Compagnie des Indes occidentales
The Compagnie des Indes occidentales, which replaced the COMPAGNIE DES CENT-ASSOCIÉS, was established in May 1664 by Jean-Baptiste Colbert to drive Dutch traders from French colonies in the West Indies and the Americas, and to emulate Dutch and English commercial success.
Compagnie du Nord
Compagnie du Nord (Compagnie de la Baie du Nord), fd 1682 by Canadian merchants, led by Charles Aubert de la Chesnaye, to trade into Hudson Bay by sea.
Company towns, important in Canada's capital formation and industrialization, urban development, and trade-union movement.
The Conestoga wagon was a large wagon, with broad wheels and a white hemp or canvas cover, used for the transportation of persons and goods across the North American continent prior to the introduction of the railway in the
Confederation refers to the process of federal union in which the British North American colonies of Nova Scotia, New Brunswick and the Province of Canada joined together to form the Dominion of Canada. The term Confederation also stands for 1 July 1867, the date of the creation of the Dominion. (See also: Canada Day.) Before Confederation, British North America also included Newfoundland, Prince Edward Island, British Columbia, and the vast territories of Rupert’s Land (the private domain of the Hudson’s Bay Company) and the North-Western Territory. Beginning in 1864, colonial politicians (now known as the Fathers of Confederation) met and negotiated the terms of Confederation at conferences in Charlottetown, Quebec City and London, England. Their work resulted in the British North America Act, Canada’s Constitution. It was passed by the British Parliament. At its creation in 1867, the Dominion of Canada included four provinces: Nova Scotia, New Brunswick, Quebec and Ontario. Between then and 1999, six more provinces and three territories joined Confederation.
The marriage of Canadian Confederation often cracks along French-English lines. The two solitudes spent centuries as ferocious rivals in Europe and in North America, before their colonial offshoots united as the Dominion of Canada in 1867.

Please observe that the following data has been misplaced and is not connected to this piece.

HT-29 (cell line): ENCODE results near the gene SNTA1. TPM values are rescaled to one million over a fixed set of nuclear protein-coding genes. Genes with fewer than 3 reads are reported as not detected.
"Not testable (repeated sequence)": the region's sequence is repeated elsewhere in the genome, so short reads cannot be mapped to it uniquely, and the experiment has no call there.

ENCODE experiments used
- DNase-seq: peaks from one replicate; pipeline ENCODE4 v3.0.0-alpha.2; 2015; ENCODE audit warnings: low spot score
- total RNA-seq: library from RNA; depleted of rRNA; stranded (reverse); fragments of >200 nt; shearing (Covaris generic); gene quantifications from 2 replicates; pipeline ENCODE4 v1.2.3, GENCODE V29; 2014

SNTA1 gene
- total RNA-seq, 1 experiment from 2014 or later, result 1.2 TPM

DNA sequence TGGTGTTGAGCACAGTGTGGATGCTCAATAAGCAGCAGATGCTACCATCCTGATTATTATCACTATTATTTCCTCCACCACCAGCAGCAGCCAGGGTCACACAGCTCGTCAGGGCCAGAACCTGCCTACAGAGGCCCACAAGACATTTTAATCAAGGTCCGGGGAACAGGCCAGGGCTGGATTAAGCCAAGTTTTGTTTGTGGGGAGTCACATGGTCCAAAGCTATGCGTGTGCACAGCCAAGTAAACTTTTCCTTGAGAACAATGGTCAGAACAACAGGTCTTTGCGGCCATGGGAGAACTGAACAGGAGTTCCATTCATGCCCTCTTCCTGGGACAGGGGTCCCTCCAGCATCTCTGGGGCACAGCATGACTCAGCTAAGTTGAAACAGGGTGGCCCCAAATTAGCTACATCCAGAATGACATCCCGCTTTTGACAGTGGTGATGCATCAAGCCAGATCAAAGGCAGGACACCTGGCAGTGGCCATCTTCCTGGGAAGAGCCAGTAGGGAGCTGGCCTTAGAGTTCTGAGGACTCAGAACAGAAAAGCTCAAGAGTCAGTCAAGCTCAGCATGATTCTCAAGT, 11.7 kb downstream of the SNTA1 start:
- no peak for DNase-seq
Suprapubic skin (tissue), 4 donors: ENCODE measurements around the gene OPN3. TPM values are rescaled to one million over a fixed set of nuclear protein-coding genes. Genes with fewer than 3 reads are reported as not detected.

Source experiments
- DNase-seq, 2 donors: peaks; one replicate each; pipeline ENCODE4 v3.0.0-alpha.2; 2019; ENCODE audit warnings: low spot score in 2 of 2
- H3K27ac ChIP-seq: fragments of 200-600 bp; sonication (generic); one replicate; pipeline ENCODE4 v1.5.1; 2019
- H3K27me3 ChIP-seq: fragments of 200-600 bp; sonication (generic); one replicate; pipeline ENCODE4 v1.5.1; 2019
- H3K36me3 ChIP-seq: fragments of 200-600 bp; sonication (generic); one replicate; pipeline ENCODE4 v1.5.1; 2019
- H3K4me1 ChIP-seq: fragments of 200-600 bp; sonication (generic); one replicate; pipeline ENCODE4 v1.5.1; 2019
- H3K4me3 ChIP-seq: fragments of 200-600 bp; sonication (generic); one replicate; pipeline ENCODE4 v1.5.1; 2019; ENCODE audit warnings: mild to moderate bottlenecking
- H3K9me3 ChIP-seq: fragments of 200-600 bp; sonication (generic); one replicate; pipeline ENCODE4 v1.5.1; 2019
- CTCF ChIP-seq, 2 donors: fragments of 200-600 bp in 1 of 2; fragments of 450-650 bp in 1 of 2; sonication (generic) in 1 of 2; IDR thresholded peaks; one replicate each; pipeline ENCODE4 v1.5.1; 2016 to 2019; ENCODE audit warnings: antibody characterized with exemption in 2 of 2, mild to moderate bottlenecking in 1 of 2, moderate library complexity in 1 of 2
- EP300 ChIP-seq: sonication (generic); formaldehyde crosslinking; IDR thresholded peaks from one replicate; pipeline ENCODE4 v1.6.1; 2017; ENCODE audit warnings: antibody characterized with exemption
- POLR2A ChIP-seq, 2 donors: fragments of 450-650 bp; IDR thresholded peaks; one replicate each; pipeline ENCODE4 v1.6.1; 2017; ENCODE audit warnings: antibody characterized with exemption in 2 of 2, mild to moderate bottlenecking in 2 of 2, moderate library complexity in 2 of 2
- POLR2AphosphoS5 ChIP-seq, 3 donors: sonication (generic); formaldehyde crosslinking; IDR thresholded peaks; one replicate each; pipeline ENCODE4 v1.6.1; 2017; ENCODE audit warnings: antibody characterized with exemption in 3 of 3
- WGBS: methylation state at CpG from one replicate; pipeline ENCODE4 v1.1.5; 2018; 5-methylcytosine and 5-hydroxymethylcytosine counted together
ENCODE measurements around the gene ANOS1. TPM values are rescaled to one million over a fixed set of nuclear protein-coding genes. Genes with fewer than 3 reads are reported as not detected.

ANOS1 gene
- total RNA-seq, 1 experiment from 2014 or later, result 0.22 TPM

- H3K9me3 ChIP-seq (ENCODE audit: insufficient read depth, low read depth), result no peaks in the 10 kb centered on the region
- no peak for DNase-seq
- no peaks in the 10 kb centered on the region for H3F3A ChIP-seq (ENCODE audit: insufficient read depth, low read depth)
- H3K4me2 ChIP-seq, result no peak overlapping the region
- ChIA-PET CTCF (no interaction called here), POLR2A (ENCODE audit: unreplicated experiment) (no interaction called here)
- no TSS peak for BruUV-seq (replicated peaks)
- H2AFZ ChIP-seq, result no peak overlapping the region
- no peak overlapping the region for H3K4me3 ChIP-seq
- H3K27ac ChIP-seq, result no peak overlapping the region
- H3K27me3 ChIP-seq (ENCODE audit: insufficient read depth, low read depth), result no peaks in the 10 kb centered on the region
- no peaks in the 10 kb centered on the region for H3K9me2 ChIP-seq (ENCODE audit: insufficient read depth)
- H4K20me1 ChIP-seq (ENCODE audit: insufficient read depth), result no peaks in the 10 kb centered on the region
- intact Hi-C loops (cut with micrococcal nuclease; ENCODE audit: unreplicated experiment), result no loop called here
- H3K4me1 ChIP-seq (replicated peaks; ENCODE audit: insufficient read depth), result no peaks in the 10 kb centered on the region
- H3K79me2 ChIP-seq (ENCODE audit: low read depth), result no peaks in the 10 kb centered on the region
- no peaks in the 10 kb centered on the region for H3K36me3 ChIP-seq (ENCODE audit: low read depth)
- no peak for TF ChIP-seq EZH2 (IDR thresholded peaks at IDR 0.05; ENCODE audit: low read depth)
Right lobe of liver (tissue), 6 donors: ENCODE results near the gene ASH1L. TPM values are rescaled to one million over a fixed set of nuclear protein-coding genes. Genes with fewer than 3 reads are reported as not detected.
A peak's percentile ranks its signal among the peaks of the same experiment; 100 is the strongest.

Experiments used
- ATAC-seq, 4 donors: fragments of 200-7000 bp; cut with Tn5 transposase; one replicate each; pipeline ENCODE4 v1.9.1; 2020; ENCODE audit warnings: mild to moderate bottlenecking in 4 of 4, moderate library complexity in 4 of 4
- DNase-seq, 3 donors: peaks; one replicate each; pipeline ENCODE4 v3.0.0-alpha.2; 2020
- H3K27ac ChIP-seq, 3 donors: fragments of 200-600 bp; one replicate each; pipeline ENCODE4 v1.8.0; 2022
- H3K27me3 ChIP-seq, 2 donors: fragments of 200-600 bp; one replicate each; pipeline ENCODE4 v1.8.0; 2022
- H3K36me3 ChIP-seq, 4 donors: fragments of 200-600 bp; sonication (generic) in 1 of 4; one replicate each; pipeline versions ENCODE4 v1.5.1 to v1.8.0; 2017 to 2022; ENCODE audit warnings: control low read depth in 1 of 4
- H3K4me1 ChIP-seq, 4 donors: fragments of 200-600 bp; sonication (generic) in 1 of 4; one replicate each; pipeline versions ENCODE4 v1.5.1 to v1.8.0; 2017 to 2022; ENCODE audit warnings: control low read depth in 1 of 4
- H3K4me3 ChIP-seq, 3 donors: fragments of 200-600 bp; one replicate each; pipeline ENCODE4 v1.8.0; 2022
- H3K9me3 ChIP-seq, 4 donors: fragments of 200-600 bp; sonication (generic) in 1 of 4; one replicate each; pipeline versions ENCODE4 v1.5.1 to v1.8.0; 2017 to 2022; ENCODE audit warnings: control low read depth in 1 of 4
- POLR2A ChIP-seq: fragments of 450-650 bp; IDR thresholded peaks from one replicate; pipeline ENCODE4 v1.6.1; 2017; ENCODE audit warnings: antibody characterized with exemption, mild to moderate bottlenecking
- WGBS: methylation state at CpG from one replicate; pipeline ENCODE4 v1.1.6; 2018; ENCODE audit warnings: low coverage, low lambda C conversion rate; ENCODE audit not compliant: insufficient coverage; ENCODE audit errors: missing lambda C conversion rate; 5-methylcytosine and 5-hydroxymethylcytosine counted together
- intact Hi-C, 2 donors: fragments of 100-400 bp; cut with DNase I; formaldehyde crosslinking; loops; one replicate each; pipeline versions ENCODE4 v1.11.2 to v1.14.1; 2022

Conscription in Canada
Conscription is the compulsory enlistment or “call up” (sometimes known as “the draft”) of citizens for military service. The federal government enacted conscription in both the First World War and the Second World War, creating sharp divisions between English-speaking Canadians, who tended to support the practice, and French-speaking Canadians, who generally did not.
Constitution Act 1982 Document
Constitution Act, 1867
The Constitution Act, 1867, originally known as the British North America Act (BNA Act) was the law passed by the British Parliament creating the Dominion of Canada at Confederation.
Constitution Act, 1982
The Constitution Act, 1982 enshrined the Charter of Rights and Freedoms in the Constitution, and completed the unfinished business of Canadian independence — allowing Canadians to amend their own Constitution without requiring approval from Britain.
Constitutional Act 1791
The Constitutional Act of 1791 was an Act of the British Parliament creating Upper Canada and Lower Canada. Although it was a first step towards Canadian Confederation, its rigid colonial structures also set the stage for rebellion in the two Canadas.
Constitutional Act 1791 Document
The Canadian Constitution, the supreme law of the land, has been in constant evolution from colonial times until the present day.
Convention of 1818
The Convention of 1818 was a treaty between the United States and Britain that set the 49th parallel as the boundary between British North America and the US across the West.
Copperware, usually of sheet COPPER, hand-formed and soldered, was in common use for cooking vessels from the late 18th century.
A statue of Edward Cornwallis, the colonial founder of Halifax, was erected in the city’s downtown in 1931 as a celebration of British settlement. It later became an object of controversy in the midst of a growing public debate about Cornwallis’s treatment of the Mi’kmaq people.
Council of Twelve
The Council of Twelve was established 1719 in Nova Scotia to advise the governor, deliberate on bills in the legislature's upper house and act as a civil court of appeal. Councillors were appointed by the governor and served for life. Until the 1750s the council was dominated by military officers.
Coureurs des bois
Coureurs des bois were itinerant, unlicenced fur traders from New France. They were known as “wood-runners” to the English on Hudson Bay and “bush-lopers” to the Anglo-Dutch of New York. Unlike voyageurs, who were licensed to transport goods to trading posts, coureurs des bois were considered outlaws of sorts because they did not have permits from colonial authorities. The independent coureurs des bois played an important role in the European exploration of the continent. They were also vital in establishing trading contacts with Indigenous peoples.
The Covenant Chain is the name given to the complex system of alliances between the Haudenosaunee (also known as the Six Nations and Iroquois League) and Anglo-American colonies originating in the early 17th century.